The plot structure of the story is clearly, because of the symbolic dire-wolves, that the six children are destined to be separated, scattered across the lands, and have to deal with different arduous situations and different fates that lead towards the ultimate plot showdown the book sets up at the very beginning in the prologue – as happens in classic myths. They will lose their protector to mainly cause this process – their father, whose dread about taking up the role his king wants him to do will prove to be mythic prophecy. And because of parallel symbolism, the father, who beheaded the herald deserter who warned them about the end, will in turn be beheaded, causing the beginning.

If you’re familiar with mythic story structure, with those combinations of building blocks, and you read the novel, it’s pretty clear early on that Ned Stark is going to die, and in that particular way, and that this event will be the lynch-pin that sends his children into being lost, scattered and driven low by events. It has to happen for the story to unfold properly. He is a supporting character to the six children – Chosen One figures symbolized by the six magical dire-wolf puppies – and their fates.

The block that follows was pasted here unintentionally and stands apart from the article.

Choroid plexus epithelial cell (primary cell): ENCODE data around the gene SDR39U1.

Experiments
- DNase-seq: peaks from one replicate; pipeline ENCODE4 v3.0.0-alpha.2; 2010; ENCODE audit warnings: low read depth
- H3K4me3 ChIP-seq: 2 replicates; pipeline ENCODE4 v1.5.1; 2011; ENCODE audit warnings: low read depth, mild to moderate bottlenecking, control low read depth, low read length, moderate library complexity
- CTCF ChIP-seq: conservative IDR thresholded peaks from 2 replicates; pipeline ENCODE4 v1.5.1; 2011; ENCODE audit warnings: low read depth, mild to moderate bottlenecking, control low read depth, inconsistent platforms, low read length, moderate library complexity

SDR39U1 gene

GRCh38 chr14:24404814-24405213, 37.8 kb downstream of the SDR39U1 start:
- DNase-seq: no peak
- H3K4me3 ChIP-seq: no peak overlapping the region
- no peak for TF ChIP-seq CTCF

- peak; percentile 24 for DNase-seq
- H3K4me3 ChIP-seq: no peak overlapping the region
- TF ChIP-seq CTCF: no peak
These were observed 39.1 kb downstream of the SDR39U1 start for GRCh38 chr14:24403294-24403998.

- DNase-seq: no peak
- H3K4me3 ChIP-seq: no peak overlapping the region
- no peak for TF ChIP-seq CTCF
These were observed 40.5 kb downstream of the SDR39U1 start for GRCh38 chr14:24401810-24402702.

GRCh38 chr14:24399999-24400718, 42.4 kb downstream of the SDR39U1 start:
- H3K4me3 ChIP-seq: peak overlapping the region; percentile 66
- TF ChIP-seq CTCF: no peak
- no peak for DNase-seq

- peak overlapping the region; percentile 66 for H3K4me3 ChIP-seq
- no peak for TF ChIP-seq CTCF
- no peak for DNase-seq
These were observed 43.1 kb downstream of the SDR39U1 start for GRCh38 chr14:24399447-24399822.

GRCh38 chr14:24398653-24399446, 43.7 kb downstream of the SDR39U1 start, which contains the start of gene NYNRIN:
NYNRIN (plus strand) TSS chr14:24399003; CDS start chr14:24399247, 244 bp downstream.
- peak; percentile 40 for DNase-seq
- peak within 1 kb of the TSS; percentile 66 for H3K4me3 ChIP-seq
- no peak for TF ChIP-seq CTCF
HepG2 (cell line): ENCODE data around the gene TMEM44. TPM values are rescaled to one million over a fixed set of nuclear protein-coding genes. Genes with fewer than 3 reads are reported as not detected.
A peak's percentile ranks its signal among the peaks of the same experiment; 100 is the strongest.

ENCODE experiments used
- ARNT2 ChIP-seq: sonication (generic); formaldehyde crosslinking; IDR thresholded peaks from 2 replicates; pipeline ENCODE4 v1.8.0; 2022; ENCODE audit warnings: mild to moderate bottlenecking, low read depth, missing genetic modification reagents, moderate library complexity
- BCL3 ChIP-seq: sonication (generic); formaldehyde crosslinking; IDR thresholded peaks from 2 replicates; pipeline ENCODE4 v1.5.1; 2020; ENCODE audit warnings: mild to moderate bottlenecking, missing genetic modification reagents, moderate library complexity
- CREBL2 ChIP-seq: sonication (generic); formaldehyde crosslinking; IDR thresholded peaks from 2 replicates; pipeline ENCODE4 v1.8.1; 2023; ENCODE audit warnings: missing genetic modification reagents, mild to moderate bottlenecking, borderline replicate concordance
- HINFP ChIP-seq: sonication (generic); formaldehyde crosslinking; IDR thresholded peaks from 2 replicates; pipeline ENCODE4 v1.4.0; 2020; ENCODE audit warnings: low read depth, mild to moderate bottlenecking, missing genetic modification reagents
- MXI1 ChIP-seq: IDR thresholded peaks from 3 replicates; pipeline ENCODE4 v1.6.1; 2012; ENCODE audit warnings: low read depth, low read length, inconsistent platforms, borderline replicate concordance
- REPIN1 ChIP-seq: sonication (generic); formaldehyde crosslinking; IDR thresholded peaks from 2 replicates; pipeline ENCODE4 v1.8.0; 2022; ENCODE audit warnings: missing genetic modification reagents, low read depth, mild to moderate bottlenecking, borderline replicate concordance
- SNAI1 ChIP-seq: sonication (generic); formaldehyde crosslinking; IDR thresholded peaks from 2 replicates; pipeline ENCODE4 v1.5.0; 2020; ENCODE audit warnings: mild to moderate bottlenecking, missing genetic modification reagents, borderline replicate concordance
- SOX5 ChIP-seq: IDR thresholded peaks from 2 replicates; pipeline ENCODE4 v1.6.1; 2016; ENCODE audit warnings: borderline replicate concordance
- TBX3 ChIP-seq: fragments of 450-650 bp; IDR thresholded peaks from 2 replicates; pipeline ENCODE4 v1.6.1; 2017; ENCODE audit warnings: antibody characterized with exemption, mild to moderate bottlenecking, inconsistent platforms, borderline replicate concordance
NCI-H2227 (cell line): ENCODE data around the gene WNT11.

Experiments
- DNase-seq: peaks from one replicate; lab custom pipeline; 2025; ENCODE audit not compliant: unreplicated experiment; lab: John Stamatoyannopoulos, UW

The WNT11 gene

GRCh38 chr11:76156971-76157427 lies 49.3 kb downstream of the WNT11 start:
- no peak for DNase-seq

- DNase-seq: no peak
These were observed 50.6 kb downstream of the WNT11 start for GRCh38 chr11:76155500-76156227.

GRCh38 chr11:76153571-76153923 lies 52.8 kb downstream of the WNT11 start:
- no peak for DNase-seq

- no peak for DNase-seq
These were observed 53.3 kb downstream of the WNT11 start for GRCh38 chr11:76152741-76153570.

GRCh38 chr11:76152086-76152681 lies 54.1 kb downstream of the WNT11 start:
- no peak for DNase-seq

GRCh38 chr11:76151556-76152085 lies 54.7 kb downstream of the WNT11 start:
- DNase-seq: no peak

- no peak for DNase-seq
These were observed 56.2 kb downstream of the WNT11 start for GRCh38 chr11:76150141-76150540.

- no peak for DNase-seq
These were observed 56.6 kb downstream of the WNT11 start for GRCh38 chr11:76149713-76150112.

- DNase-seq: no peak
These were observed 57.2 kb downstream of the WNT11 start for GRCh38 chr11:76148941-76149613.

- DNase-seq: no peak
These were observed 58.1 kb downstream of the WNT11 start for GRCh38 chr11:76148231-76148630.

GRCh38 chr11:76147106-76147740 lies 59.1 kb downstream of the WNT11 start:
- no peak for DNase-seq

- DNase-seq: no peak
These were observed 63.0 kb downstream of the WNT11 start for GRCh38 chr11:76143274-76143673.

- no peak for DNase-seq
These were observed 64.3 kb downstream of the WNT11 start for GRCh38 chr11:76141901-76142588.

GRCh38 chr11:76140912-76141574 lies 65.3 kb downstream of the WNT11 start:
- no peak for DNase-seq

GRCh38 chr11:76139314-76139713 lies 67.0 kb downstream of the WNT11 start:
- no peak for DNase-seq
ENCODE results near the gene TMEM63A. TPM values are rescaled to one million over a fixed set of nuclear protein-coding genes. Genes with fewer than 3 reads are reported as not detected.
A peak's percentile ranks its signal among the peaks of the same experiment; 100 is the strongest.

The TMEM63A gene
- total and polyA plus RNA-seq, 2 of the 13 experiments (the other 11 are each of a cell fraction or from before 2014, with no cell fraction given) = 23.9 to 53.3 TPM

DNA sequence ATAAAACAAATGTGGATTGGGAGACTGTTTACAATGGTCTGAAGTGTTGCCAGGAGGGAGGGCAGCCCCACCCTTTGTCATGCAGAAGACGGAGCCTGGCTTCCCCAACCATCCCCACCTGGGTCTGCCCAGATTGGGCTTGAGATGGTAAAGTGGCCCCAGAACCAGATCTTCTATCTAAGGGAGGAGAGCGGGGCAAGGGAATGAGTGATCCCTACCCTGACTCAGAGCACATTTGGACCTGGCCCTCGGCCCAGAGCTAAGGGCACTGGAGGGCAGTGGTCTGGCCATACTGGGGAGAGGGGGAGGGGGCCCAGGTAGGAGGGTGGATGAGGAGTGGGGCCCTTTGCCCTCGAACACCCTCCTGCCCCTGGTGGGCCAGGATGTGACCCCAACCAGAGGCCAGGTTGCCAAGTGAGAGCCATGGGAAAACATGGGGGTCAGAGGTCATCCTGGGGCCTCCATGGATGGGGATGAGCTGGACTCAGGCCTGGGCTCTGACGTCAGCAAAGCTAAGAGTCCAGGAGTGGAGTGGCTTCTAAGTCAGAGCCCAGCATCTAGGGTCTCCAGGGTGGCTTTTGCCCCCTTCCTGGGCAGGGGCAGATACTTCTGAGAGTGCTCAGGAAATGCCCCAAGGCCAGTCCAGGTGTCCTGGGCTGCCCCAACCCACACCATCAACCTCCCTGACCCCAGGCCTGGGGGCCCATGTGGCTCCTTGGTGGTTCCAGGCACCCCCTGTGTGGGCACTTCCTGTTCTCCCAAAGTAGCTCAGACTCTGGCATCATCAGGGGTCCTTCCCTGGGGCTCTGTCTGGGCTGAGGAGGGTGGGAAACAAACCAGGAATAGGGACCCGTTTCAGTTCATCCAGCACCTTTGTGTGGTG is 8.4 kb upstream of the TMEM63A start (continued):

But the adapters of the television show knew that they could shock a lot of viewers of the show who hadn’t read the books by misdirecting the audience with expectant clues. They hired Sean Bean, a big name actor, to play Ned Stark, while of course the children were played by young, not well known actors. They promoted Bean as the star of the show, so that unfamiliar viewers would think he was the protagonist, etc. They played up Ned Stark’s scenes, while still following the fairy tale structure of the book. It was kind of fun to watch my husband, who hadn’t read the books before watching the first season of the show, freak out when Ned lost his head.

Why would he be especially freaked out at this development? Because it is a familiar story structure, particularly for movies and t.v., that the protagonist doesn’t die – a plot building block. It’s just that the book and thus the t.v. show were using different and also very familiar mythic plot building blocks (see “dead parent” movies.) (Also some building blocks kill off the protagonist, for that matter.) Even if I had not read the book before seeing the t.v. show, I would have known that Ned was destined to die because the t.v. show adhered very closely to the book and used the prisoner beheading and the dire wolf puppies symbolically for the six kids. It would have been clear to me that Jon Snow – the illegitimate, mystery son who decides to go to the Night Watch in exile where the big action would eventually be – was going to be the protagonist, etc., and that all the kids were in for a fall. Because these are plot building blocks of an epic journey/fairy tale/coming of age. For some viewers, even if they hadn’t read the book, those blocks were familiar.